His accomplishments at Marvel were actually pretty impressive. He went on to do other interesting things throughout our period. Here's the Wikipedia article:
Jim Shooter may not have been Darth Vader after all
From the article - regarding his Marvel tenure:
"With the quick turnover at the top, Shooter rapidly found himself rising in the ranks, and in 1978 he succeeded Archie Goodwin to become Marvel's ninth editor-in-chief. During this period, publisher Stan Lee relocated to Los Angeles to better oversee Marvel's animation, television and film projects, leaving Shooter largely in charge of the creative decision-making at Marvel's New York City headquarters. Although there were complaints among some that Shooter imposed a dictatorial style on the "Bullpen", he cured many of the procedural ills at Marvel, successfully managed to keep the line of books on schedule (ending the widespread practice of missed deadlines), add new titles, and develop new talent. Marvel enjoyed some of its best successes during Shooter's nine-year tenure as Editor-in-Chief, such as Chris Claremont and John Byrne's run on the Uncanny X-Men, Byrne's work on the Fantastic Four, Frank Miller's series of Daredevil stories, Walt Simonson's crafting of Norse mythology with the Marvel Universe in Thor, and Roger Stern's runs on both the Avengers and The Amazing Spider-Man.
"In 1981, Shooter brought Marvel into the lucrative comic book specialty shop market with Dazzler #1. Featuring a disco-themed heroine with ties to the X-Men (based upon an unproduced motion picture set to star Bo Derek), the first issue of this series was sold only through specialty stores, bypassing the then-standard newsstand/spin rack distribution route altogether, as a recognition by Marvel of the growing comics shop sector. Subsequent issues of Dazzler, however, were sold through newsstand [returnable] accounts as well. Dazzler was the first direct sales-only ongoing series from a major publisher; other Marvel titles, such as Marvel Fanfare and Ka-Zar, soon followed. Later that same year, Shooter wrote Marvel Treasury Edition No. 28 which featured the second Superman and Spider-Man intercompany crossover. Additionally in 1981, Shooter was recognized as one of six "New Yorkers of the Year" by the New York chapter of the JayCees, for his "contributions toward revitalizing the comics industry and helping Marvel Comics achieve a new pinnacle of success." Shooter also institutionalized creator royalties, starting the Epic imprint for creator-owned material in 1982; introduced company-wide crossover events, with Marvel Super Hero Contest of Champions and Secret Wars; and launched a new, albeit ultimately unsuccessful, line named New Universe, to commemorate Marvel's 25th anniversary, in 1986.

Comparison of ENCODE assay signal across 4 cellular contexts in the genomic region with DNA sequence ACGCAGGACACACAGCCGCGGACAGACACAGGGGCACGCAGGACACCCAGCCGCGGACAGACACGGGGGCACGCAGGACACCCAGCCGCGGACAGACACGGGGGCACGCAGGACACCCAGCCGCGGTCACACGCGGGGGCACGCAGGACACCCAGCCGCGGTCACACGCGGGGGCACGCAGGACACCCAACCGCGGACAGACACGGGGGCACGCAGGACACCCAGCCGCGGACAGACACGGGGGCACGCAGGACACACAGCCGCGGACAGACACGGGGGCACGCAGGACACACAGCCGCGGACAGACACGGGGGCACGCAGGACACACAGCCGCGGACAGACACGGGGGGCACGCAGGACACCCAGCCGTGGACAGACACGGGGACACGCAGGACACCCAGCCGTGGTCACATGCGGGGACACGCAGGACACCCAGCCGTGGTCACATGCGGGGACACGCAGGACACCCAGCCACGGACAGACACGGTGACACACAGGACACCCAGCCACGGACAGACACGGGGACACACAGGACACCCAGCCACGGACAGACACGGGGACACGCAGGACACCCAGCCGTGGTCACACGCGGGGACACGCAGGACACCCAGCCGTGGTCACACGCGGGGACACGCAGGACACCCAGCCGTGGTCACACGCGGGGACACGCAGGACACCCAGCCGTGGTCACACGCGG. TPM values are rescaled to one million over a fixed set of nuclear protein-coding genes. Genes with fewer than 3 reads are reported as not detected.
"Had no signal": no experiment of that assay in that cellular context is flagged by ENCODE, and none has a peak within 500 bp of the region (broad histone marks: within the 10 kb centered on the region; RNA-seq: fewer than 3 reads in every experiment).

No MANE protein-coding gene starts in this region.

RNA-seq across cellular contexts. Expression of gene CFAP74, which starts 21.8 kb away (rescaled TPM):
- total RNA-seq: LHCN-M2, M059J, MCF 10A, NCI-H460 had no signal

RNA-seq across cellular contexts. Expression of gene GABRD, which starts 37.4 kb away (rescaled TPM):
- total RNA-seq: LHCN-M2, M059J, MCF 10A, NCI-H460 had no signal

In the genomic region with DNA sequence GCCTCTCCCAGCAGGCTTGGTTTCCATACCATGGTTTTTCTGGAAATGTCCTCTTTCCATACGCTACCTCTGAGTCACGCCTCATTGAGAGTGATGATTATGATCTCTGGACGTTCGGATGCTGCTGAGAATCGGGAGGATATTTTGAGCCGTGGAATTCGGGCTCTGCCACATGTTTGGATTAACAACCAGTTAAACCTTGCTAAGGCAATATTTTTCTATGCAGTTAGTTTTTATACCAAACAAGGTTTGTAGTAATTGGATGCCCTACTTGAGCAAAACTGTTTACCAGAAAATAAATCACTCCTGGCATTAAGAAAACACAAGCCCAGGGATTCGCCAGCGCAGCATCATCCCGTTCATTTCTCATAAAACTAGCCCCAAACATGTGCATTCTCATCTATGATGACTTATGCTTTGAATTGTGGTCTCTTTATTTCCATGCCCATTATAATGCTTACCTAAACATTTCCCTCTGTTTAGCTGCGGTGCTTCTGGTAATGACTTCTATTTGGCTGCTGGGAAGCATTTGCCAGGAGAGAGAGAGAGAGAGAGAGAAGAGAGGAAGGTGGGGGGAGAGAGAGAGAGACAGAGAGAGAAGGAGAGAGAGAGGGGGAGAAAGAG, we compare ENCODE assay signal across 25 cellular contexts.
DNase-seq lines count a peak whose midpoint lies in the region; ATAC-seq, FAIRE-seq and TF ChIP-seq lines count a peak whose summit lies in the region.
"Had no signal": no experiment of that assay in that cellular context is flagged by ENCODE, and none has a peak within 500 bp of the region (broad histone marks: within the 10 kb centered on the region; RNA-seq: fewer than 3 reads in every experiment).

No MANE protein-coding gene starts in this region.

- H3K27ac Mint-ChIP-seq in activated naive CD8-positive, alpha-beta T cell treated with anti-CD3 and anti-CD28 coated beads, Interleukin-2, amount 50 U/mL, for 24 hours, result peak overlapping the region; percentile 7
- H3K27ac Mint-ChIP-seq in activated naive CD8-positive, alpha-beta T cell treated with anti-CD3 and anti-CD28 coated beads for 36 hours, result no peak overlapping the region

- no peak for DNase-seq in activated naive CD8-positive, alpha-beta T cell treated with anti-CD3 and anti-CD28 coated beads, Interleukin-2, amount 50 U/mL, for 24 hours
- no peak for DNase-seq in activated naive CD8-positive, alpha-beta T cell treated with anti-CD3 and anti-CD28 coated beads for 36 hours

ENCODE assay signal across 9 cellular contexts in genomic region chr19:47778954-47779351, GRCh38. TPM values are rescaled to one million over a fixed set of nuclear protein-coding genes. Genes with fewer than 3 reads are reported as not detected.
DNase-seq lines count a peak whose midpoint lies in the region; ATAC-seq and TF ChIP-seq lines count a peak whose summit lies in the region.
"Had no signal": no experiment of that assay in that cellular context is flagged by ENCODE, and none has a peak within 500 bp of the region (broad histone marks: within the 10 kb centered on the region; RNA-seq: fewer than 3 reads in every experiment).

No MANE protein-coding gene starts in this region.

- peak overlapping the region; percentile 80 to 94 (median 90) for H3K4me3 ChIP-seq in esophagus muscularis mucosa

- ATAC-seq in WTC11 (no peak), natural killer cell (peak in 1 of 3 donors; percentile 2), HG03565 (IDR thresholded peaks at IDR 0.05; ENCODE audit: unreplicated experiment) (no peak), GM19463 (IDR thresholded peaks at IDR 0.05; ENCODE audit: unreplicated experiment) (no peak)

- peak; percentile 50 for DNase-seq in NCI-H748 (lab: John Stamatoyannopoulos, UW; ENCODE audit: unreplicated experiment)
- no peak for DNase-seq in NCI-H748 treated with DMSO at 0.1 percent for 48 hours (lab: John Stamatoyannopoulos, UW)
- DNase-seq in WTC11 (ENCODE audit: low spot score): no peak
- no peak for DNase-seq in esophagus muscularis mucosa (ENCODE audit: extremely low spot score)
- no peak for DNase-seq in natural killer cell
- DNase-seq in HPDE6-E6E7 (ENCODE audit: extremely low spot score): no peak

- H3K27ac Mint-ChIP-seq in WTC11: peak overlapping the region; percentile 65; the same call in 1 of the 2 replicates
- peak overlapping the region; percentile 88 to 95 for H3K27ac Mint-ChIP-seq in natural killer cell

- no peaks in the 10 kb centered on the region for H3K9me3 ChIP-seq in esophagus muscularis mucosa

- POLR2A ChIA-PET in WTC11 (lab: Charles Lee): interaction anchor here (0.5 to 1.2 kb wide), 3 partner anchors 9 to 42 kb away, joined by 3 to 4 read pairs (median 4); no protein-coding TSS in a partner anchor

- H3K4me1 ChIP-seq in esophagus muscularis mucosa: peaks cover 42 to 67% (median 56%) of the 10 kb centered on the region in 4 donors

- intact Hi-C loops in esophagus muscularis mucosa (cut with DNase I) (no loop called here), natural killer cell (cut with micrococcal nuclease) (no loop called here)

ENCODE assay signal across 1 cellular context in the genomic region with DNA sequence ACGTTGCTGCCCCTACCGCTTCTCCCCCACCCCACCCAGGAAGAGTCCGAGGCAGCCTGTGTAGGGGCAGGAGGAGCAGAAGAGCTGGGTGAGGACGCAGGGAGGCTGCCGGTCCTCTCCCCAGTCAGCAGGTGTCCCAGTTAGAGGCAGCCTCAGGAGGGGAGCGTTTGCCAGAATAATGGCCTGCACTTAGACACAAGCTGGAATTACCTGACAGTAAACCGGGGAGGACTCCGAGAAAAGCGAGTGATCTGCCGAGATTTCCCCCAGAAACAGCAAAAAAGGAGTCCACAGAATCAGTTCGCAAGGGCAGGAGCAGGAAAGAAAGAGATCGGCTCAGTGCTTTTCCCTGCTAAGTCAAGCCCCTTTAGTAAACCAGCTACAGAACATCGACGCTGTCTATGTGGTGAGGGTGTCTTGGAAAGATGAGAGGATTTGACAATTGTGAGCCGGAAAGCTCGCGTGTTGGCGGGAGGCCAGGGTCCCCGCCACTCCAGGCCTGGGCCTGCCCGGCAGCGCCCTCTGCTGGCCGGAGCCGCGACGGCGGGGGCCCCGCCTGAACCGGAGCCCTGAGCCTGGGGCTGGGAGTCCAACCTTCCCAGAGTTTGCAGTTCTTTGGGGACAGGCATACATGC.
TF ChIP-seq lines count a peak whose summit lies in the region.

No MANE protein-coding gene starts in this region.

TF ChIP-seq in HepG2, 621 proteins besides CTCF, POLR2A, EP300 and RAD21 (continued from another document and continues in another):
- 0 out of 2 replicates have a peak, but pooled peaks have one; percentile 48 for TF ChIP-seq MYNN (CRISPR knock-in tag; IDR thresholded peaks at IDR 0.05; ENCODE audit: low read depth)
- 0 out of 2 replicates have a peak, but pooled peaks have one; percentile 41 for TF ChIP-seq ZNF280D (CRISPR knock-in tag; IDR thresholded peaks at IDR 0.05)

"Despite his success in revitalizing Marvel, Shooter angered and alienated a number of long-time Marvel creators by insisting on strong editorial control and strict adherence to deadlines. Although he instituted an art-return program, and implemented a policy giving creators royalties when their books passed certain sales benchmarks or when characters they worked on were licensed as toys, Shooter occasionally found himself in well-publicized conflicts with some writers and artists. Creators such as Steve Gerber, Marv Wolfman, Gene Colan, John Byrne, and Doug Moench left to work for DC or other companies. Roy Thomas, who left Marvel following a contract dispute with Shooter, reflected in 2005 on Shooter's editorial policies:
"When Jim Shooter took over, for better or worse he decided to rein things in – he wanted stories told the way he wanted them told. It's not a matter of whether Jim Shooter was right or wrong; it's a matter of a different approach. He was editor-in-chief and had a right to impose what he wanted to. I thought it was kind of dumb, but I don't think Jim was dumb. I think the approach was wrong, and I don't think it really helped anything.
"Shooter was fired from Marvel in 1987."